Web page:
Written by Sandra Jones
I am announcing the full results of the forecast competition for the Gomoku A-Tournament (GAT) 2019.
Position | Name | Sum of deviations
1. Nipoti 14
2. Topkin 14
3. Nykl 15
4. Laube 15
5. Tudor 16
6. Bulatovsky 17
7. Babaev 17
8. Lazareva 17
9. Andronov 17
10. Brachaczek 17
11. Fňukal 18
12. Tóth 19
13. Souček 19
14. Małowiejski 19
15. Jones 19
16. László 20
17. Nowak 20
18. Riherts 20
19. Smirnov 20.5
20. Eged 21
21. Horváth 21
22. Gorbachev 27
To remind, the tie-breaking criterion was the submission time.
Mathematically, every forecaster who submitted a forecast in which the total sum of predicted points is 66 was bound to get an integer sum of deviations (i.e., 0, 1, 2, or any other positive integer) irrespectively of the GAT results. The table above shows that one forecaster, namely Anatoly Smirnov, did not get an integer sum of deviations. This is not a calculation mistake of mine. He submitted a forecast in which the total sum of predicted points is not an integer, thereby making himself stand out in the above table.
I declare Vladimir Nipoti, also known as Bano, the best gomoku expert. He played in three GATs and is a very experienced player, and now he has proved to be a wise expert. As the winner he gets a nice wooden board. The board was given to the Czech participants, who are to pass it to Bano.
Bano’s result is 14, which amounts to an average deviation of 1.17 points per GAT participant. In other words, Bano was able to predict the GAT results with an average accuracy of 1.17 points. Interestingly, Bano precisely predicted the results of the top two Russian GAT participants, namely Muratov and Karasev. Bano perfectly speaks Russian and sometimes participates in discussions on the Russian gomoku forum, so his knowledge of the Russian gomoku community seems to have helped him win the board and the title of the best expert.
I would also like to point out the forecast by Georg-Romet Topkin, who was as precise as the winner. Georg-Romet is an Estonian player and one of the two forecasters who correctly predicted the result of Martin Höbemägi, the Estonian dark horse of the GAT, so Georg-Romet capitalized on his knowledge of the gomoku and renju world of his own country.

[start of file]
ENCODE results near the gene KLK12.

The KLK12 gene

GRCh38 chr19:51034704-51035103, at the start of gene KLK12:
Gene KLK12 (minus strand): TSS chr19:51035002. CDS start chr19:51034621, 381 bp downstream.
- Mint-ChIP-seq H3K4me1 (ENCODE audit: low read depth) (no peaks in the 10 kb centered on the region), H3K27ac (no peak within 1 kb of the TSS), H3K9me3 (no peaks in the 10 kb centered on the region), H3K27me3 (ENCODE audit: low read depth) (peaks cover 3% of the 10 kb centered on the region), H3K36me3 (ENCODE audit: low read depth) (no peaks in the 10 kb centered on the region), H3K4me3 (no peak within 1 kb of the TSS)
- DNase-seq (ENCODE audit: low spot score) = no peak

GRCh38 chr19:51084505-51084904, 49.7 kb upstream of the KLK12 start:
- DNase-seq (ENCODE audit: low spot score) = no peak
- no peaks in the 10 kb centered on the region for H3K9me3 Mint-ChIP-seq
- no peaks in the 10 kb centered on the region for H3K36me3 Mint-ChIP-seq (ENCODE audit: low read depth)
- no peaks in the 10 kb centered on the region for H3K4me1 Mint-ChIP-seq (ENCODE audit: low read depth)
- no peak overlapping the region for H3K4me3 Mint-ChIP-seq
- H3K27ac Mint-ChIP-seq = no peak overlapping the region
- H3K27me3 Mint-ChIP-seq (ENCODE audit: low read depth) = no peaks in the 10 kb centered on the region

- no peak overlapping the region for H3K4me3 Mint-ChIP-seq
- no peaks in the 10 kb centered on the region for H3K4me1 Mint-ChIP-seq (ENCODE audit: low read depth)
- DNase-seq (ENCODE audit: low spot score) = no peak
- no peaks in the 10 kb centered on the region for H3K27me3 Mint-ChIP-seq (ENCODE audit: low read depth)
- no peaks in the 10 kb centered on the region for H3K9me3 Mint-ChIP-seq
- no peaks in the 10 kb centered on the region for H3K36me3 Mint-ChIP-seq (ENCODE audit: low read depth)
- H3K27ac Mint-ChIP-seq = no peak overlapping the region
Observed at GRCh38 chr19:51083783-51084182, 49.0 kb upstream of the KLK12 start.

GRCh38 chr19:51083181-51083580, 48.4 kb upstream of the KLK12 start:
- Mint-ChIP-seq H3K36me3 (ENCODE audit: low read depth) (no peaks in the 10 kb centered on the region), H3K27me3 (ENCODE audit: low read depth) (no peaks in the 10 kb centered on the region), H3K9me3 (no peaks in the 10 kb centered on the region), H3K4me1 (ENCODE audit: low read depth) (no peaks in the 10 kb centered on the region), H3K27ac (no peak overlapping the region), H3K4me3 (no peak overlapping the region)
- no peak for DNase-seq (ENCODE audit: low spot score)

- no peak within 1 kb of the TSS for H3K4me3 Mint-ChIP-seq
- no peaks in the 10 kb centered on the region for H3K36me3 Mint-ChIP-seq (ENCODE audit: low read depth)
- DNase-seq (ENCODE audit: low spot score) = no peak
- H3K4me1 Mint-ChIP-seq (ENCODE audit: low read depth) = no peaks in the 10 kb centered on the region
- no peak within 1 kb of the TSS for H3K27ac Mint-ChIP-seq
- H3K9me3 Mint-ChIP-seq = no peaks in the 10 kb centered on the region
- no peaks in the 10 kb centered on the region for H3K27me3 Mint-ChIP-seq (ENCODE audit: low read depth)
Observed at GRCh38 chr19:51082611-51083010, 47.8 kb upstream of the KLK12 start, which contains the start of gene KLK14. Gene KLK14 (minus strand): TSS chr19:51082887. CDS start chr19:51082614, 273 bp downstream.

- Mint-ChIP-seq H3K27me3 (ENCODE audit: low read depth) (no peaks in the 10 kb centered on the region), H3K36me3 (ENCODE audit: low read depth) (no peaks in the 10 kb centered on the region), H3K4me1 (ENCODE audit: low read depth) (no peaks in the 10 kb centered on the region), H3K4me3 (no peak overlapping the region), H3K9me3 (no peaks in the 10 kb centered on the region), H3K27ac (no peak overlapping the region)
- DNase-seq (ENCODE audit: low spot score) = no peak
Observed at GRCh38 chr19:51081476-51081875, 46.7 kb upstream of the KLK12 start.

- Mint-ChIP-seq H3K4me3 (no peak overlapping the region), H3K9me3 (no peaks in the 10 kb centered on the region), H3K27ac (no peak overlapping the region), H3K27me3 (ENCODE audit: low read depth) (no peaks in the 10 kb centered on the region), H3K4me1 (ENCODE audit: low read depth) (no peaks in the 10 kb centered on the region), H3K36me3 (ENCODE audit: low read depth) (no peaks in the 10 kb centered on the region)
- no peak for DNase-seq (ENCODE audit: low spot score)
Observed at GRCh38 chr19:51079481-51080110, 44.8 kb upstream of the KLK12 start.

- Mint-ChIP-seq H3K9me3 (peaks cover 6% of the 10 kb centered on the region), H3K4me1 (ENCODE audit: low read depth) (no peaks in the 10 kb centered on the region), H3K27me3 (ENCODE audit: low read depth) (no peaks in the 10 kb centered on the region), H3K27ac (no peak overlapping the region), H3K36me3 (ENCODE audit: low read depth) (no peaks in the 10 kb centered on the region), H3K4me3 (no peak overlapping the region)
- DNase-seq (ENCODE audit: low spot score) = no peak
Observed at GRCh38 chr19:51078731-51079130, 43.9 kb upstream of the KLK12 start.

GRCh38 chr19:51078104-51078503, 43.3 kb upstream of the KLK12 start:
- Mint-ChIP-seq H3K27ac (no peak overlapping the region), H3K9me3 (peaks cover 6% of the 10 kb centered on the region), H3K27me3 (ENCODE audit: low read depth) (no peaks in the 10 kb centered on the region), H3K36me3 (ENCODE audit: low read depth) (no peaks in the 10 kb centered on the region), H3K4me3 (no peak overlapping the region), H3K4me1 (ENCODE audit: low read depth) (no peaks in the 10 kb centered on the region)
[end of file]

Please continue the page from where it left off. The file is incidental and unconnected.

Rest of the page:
Pavel Laube and Ondřej Nykl made very good forecasts, too. They were just a little bit less precise than Nipoti and Topkin. Interestingly, three Czechs are in the top 4 forecasters, and these three Czechs are very experienced and strong players. Thus, strong experienced Czechs seem to be also good forecasters.
I would also like to mention Dan Tudor, who is the only one forecaster who performed well both in the forecast competition for the GAT 2017 and in the forecast competition for the GAT 2019. In 2017 his sum of deviations was just one point worse than the winner’s, and now his sum of deviations is just two points less the winner’s. Dan seems to be a very wise forecaster whose forecasts are consistently good.
Łukasz Majksner, a co-organizer of this forecast competition, prepared a very convenient Excel file that shows everyone’s forecast and how much everyone missed for every GAT participant. You can download the file here: https://sites.google.com/site/sghgfwie/home/GAT-2019-Forecast-final-table%20.xlsx
Special thanks go to Ilya Katsev, who generously sponsored the prize, and Łukasz Majksner, who helped organize this forecast competition as a co-organizer.
I thank everyone for participation in this forecast competition and hope that everyone enjoyed it and satisfied his curiosity about how good he is as an expert relative to others 🙂